Ljubljana/Ormoz, 10 April (STA) - Slovenia is lamenting its decision to close down its only sugar plant during the EU's sugar reform four years ago as prices of raw sugar hover at the highest levels in 30 years.
Representatives of the government and agricultural sector all agree that Slovenia has lost out by giving up the quota for the Tovarna sladkorja Ormoza, a move that effectively ceased all sugar production in the country.
While the bulk of the EUR 38m in aid it received from the EU for this purpose went to the Dutch owners of the plant, Slovenia is now fully reliant on increasingly unreliable imports for the sweetener.
The EU sugar reform "undoubtedly has not brought benefits" to Slovenia, Minister of Agriculture and Food Dejan Zidan recently said.
By closing the Ormoz plant, Slovenia stopped producing sugar beet, which is now one of the most profitable crops.
The opinion is shared by the Agricultural and Forestry Chamber, which said there was interest among Slovenia farmers for renewing sugar beet production, which had been a well-organised and profitable business.
But Slovenian farmers are unable to restart production before 2015, when the current quota system under which Slovenia agreed to forego all production expires.
This is angering local officials in Ormoz. The mayor in the town, Alojz Sok, labelled the closure of the plant there "a mistake, which caused by a previous mistake to sell the plant to foreigners".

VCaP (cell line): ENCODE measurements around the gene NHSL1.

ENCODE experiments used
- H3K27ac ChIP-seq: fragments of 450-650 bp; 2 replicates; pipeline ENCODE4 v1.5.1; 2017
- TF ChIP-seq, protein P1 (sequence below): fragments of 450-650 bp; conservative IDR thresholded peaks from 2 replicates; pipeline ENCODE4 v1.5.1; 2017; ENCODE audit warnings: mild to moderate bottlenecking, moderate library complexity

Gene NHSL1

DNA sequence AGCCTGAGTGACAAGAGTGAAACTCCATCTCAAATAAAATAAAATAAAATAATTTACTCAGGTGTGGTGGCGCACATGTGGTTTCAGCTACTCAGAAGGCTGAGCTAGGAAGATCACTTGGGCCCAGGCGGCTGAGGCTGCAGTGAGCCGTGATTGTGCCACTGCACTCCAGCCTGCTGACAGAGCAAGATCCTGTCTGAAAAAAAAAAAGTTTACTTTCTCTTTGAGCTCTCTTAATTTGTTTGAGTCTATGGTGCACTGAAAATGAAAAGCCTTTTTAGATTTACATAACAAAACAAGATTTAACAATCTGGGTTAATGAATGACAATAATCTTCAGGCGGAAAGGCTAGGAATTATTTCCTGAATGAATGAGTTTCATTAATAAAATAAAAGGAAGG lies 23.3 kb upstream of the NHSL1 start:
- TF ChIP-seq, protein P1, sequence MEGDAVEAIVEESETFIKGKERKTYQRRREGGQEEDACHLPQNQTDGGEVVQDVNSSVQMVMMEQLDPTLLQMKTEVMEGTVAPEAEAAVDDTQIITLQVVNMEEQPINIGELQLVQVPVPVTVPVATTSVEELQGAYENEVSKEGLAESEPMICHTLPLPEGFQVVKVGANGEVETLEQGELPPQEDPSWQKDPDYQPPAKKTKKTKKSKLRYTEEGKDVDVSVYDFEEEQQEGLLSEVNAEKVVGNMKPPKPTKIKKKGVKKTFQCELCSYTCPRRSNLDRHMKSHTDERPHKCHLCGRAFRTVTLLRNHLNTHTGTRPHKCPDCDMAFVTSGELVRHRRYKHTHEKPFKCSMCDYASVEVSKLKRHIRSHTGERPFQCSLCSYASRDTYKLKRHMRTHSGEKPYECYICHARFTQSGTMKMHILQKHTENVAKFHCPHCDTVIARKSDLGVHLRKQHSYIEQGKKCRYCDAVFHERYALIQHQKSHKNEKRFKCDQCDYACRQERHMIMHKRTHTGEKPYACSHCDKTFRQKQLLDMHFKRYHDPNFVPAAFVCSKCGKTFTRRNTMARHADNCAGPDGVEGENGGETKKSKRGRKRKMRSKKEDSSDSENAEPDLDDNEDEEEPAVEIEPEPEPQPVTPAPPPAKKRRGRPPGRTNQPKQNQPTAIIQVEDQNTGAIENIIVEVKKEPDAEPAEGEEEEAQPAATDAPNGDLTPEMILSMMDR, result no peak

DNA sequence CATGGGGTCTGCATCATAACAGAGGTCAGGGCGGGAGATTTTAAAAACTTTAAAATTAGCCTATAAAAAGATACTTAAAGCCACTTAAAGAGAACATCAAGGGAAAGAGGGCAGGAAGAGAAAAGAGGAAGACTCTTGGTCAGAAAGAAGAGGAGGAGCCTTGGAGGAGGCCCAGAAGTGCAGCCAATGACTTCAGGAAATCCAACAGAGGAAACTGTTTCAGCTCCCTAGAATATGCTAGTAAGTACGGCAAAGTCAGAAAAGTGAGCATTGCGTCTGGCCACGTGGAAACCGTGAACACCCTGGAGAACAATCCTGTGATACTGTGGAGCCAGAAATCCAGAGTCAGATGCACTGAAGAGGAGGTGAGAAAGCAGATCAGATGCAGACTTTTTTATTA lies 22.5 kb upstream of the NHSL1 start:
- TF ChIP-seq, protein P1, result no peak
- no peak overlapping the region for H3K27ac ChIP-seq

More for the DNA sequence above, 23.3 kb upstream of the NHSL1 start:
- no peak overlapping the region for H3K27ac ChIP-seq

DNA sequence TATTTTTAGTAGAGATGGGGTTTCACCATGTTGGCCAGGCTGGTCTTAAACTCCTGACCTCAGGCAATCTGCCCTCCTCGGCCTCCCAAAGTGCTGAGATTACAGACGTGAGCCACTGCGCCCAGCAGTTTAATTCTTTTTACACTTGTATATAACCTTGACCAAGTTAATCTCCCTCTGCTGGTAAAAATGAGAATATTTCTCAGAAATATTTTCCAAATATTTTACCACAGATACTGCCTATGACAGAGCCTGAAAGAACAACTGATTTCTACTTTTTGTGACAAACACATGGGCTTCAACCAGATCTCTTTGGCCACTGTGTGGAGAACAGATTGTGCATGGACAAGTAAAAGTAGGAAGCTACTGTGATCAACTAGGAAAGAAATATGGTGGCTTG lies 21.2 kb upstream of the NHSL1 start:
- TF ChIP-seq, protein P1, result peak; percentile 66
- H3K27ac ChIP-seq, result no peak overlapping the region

While "smart Western Europe" has stepped up sugar production, "we idiots from the east" have reduced it, he said. "We have all failed the test and I, for one, feel cheated."
Commenting on the recent increase in global sugar prices, the Agriculture Ministry told the STA that the EU's reform cannot be solely blamed for increasing global prices.
The recent 60% increase in the price on global markets has been brought about by the use of sugar for energy production and "various speculation on commodity markets".
The ministry said that supply problems are being experienced foremost by smaller operators lacking long-term contracts.
In 2010, Slovenia imported most of its sugar from neighbouring Croatia as well as Slovakia, Austria and Hungary.
Slovenia used 90,500 tonnes of white sugar in 2010, which is around 45 kg per person, according to the Statistics Office.
In 2006, when the Tovarna sladkorja Ormoza plant was still operational, Slovenia produced 43,400 tonnes of white sugar.